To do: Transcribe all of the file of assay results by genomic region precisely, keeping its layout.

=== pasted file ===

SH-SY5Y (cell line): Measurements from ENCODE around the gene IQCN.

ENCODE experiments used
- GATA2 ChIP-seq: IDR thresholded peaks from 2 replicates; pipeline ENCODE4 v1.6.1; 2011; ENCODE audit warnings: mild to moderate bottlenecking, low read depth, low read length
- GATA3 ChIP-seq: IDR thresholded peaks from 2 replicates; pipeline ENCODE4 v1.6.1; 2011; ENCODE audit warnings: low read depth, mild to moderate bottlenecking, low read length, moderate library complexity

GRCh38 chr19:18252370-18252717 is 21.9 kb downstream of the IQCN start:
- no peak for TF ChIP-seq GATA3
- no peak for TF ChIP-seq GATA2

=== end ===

SH-SY5Y (cell line): Measurements from ENCODE around the gene IQCN.

ENCODE experiments used
- GATA2 ChIP-seq: IDR thresholded peaks from 2 replicates; pipeline ENCODE4 v1.6.1; 2011; ENCODE audit warnings: mild to moderate bottlenecking, low read depth, low read length
- GATA3 ChIP-seq: IDR thresholded peaks from 2 replicates; pipeline ENCODE4 v1.6.1; 2011; ENCODE audit warnings: low read depth, mild to moderate bottlenecking, low read length, moderate library complexity

GRCh38 chr19:18252370-18252717 is 21.9 kb downstream of the IQCN start:
- no peak for TF ChIP-seq GATA3
- no peak for TF ChIP-seq GATA2